Because you are unlikely to find executives already committed to the learning process, you'll have to create them. This process begins by introducing yourself to them, showing a willingness to listen to their needs, and investing the time and energy to educate yourself about their business. People who are respected in an organization understand the business. If you don't understand the fundamentals of how the company operates, what its goals are, and what role training plays in achieving those goals, this lack of knowledge will severely erode your credibility.
Training departments often get bad reputations when they offer solutions without adequately examining the problems. To be taken seriously and to cause the transformation necessary to become a learning organization, you need to tie the strategic-learning transformation directly to the goals and objectives of the entire organization. To do that, you must have a thorough understanding of the company, how it operates, and what skills and issues are critical to each business unit.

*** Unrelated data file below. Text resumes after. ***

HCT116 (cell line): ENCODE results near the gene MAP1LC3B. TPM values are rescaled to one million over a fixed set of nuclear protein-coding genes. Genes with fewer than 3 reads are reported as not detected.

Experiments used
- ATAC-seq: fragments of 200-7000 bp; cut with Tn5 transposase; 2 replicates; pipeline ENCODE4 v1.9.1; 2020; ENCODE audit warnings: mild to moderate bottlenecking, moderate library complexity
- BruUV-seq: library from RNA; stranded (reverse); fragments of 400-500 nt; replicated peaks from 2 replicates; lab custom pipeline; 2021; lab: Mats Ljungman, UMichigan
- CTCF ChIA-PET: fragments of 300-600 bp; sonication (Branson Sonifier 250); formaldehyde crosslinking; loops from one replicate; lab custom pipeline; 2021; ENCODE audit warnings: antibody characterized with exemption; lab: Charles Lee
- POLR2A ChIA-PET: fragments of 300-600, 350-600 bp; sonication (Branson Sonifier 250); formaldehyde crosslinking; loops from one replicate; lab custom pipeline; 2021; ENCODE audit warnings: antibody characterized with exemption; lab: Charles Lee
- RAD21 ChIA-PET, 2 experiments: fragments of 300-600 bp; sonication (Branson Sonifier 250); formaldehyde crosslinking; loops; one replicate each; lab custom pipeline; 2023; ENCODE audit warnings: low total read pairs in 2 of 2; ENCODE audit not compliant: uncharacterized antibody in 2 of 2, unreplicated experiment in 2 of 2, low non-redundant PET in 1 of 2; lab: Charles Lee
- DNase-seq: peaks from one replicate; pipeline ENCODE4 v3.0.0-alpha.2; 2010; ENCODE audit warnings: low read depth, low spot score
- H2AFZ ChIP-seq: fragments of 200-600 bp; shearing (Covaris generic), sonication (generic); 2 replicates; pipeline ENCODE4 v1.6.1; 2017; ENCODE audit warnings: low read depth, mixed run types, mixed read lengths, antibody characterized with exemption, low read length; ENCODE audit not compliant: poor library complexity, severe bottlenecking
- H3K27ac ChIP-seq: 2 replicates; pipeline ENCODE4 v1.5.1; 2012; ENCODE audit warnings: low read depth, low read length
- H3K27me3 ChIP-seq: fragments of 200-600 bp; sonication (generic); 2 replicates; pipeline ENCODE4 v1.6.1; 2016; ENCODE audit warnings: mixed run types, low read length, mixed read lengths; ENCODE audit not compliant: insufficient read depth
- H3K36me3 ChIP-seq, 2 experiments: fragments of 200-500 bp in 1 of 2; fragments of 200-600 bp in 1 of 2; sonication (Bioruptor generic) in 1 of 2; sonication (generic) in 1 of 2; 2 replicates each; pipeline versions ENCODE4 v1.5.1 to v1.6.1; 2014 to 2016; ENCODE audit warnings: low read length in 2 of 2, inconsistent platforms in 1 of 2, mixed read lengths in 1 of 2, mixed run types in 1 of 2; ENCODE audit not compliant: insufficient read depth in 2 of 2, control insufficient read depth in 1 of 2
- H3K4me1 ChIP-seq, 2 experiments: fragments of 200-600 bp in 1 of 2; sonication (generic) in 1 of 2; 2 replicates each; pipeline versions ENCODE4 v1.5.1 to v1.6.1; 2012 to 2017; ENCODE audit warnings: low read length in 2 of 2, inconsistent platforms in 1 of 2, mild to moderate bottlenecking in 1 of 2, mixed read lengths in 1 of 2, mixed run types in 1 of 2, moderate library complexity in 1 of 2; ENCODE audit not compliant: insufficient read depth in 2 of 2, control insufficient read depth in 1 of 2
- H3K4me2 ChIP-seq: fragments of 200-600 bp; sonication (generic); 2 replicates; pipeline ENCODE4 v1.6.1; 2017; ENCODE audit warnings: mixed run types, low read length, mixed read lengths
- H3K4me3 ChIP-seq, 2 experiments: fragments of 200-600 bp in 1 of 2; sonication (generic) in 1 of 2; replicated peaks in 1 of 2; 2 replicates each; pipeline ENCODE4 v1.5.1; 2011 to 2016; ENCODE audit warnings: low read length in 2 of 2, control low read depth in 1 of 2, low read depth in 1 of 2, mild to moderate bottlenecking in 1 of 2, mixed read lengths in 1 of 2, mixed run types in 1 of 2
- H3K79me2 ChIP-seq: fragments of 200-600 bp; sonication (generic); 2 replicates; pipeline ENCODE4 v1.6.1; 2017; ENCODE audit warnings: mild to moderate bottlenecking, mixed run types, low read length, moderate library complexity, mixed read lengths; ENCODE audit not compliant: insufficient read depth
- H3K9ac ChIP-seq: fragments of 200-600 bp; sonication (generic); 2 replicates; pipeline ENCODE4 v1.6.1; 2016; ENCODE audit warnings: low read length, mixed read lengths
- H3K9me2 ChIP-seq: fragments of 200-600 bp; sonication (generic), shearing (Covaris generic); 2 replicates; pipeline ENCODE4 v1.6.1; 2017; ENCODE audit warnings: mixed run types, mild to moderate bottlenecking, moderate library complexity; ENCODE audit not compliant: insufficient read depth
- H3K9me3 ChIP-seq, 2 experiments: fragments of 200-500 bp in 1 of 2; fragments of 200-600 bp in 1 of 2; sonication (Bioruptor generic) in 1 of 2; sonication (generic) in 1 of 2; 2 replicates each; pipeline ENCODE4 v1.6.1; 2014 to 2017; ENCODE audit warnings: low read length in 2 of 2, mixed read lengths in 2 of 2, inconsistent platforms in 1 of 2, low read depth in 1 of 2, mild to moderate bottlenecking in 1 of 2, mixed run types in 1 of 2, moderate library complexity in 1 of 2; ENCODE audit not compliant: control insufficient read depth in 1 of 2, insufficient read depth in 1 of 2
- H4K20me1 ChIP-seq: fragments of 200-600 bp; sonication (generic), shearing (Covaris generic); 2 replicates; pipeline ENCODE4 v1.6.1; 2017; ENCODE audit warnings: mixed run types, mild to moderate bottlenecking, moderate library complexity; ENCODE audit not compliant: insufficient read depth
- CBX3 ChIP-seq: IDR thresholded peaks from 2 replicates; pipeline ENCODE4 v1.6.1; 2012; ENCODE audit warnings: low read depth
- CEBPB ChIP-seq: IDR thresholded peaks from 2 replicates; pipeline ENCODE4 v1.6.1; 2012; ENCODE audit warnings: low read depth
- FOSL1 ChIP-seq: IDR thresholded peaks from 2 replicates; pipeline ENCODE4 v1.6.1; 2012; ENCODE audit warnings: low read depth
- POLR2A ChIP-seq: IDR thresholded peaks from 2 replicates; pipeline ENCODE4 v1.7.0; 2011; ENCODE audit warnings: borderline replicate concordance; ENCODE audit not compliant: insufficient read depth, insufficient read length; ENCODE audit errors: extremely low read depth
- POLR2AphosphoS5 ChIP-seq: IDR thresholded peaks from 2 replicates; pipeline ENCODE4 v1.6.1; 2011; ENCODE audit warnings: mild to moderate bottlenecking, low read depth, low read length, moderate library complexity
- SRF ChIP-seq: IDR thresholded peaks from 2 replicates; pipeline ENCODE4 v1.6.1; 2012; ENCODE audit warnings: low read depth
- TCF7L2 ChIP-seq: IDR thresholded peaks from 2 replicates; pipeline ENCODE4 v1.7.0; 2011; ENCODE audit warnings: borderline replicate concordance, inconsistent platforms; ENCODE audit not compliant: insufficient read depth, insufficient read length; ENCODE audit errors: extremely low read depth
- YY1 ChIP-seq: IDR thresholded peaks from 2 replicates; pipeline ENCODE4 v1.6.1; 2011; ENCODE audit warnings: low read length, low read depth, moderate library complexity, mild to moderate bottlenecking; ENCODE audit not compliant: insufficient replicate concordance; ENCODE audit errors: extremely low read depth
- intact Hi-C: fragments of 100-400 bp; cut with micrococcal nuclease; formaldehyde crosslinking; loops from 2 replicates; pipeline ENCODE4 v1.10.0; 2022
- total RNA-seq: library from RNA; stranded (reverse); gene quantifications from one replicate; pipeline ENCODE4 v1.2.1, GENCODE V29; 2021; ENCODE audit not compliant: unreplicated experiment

In this phase of the project you will meet with every key leader in your company ”every executive and manager of a major business unit. This is the first step to creating the all-encompassing strategic plan that will define where your company is today, where it needs to be in the future, and how you are going to get there. It's time to put yourself in front of the executive team and let them know that change is afoot and to find out exactly how the organization runs, at an enterprise level and in each major business unit. In these meetings you will discover what drives their business needs, what their processes are, what frustrates them, and what they'd like to see done differently.
By exploring the business processes with these leaders, you will gain critical insight into the kinds of training changes necessary to achieve their goals. But, most important, you'll get valuable face time with key executives who will play significant roles later on in supporting and championing your cause.